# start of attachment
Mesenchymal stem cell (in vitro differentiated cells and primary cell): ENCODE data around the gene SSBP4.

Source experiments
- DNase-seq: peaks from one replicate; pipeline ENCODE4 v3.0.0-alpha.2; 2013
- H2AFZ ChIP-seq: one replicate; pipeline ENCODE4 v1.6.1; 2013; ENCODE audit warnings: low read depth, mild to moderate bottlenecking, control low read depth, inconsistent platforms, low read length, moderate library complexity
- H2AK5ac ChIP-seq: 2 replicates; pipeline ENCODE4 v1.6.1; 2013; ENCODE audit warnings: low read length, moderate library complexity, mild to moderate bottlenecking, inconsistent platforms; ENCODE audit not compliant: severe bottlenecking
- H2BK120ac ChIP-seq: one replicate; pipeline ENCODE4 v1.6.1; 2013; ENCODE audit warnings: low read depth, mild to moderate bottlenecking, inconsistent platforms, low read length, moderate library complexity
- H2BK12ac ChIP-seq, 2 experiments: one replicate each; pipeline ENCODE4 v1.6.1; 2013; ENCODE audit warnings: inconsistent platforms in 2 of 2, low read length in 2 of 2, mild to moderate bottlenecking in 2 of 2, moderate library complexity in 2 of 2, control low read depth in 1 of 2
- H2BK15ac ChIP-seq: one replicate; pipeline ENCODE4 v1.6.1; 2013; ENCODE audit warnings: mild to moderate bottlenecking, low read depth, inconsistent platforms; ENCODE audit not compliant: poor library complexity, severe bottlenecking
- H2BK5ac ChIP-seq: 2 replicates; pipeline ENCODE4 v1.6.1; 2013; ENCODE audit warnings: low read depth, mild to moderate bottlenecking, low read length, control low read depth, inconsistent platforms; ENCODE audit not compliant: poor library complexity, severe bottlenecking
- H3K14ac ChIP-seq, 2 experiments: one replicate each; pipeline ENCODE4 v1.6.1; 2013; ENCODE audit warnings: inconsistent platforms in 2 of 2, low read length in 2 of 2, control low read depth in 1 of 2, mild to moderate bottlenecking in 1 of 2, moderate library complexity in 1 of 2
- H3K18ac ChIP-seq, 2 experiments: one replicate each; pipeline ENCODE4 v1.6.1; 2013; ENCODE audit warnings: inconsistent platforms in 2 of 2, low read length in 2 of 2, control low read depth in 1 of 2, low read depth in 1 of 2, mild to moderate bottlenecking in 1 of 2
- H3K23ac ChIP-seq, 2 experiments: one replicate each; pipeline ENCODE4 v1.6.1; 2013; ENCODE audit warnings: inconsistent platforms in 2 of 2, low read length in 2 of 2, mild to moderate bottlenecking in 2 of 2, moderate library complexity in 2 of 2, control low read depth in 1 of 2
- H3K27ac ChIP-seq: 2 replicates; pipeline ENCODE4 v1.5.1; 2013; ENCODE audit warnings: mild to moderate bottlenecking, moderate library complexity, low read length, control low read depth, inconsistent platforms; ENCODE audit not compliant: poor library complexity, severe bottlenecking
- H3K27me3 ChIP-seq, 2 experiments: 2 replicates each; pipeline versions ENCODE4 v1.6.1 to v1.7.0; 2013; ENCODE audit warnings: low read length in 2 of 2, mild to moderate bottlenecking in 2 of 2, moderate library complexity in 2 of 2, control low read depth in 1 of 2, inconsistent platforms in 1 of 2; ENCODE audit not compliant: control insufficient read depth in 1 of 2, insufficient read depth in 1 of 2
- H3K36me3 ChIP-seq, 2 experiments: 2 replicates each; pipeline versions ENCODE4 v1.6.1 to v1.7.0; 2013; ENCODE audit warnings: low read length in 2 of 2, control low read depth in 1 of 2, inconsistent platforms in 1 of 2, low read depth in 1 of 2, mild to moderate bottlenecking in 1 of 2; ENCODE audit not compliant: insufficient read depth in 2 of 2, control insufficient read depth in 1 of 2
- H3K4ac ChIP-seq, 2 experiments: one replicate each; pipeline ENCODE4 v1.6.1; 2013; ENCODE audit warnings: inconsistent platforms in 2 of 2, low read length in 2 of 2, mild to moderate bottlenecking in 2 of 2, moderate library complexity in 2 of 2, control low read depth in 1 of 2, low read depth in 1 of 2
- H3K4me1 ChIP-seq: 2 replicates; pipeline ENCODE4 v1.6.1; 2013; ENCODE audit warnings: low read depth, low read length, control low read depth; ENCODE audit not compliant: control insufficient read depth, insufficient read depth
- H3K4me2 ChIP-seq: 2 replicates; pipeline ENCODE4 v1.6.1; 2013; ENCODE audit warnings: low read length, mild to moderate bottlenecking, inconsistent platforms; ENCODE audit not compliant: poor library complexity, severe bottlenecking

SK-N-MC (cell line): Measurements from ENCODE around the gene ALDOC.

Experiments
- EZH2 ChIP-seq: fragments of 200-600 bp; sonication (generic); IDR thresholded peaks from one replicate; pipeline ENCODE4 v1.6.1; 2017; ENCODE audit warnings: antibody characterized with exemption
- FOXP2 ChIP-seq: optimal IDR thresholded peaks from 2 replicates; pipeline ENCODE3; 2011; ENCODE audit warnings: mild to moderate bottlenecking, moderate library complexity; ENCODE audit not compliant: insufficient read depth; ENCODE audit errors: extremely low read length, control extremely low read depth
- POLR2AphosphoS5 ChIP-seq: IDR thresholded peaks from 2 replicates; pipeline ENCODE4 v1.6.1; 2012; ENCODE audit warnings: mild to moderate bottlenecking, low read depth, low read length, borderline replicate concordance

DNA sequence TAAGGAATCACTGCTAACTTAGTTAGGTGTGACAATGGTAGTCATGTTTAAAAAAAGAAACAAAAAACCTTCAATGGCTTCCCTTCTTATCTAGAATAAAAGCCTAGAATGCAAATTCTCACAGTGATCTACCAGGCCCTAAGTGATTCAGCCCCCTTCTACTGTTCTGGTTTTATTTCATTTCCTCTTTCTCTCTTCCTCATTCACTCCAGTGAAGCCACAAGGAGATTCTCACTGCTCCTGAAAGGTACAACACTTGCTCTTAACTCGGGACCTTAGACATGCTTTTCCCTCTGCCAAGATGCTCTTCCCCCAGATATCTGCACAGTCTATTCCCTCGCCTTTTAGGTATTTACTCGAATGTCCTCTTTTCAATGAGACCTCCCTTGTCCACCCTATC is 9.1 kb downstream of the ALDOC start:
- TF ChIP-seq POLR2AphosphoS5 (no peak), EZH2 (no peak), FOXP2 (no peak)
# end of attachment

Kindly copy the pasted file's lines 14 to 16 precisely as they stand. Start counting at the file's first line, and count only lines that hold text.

- H3K27me3 ChIP-seq, 2 experiments: 2 replicates each; pipeline versions ENCODE4 v1.6.1 to v1.7.0; 2013; ENCODE audit warnings: low read length in 2 of 2, mild to moderate bottlenecking in 2 of 2, moderate library complexity in 2 of 2, control low read depth in 1 of 2, inconsistent platforms in 1 of 2; ENCODE audit not compliant: control insufficient read depth in 1 of 2, insufficient read depth in 1 of 2
- H3K36me3 ChIP-seq, 2 experiments: 2 replicates each; pipeline versions ENCODE4 v1.6.1 to v1.7.0; 2013; ENCODE audit warnings: low read length in 2 of 2, control low read depth in 1 of 2, inconsistent platforms in 1 of 2, low read depth in 1 of 2, mild to moderate bottlenecking in 1 of 2; ENCODE audit not compliant: insufficient read depth in 2 of 2, control insufficient read depth in 1 of 2
- H3K4ac ChIP-seq, 2 experiments: one replicate each; pipeline ENCODE4 v1.6.1; 2013; ENCODE audit warnings: inconsistent platforms in 2 of 2, low read length in 2 of 2, mild to moderate bottlenecking in 2 of 2, moderate library complexity in 2 of 2, control low read depth in 1 of 2, low read depth in 1 of 2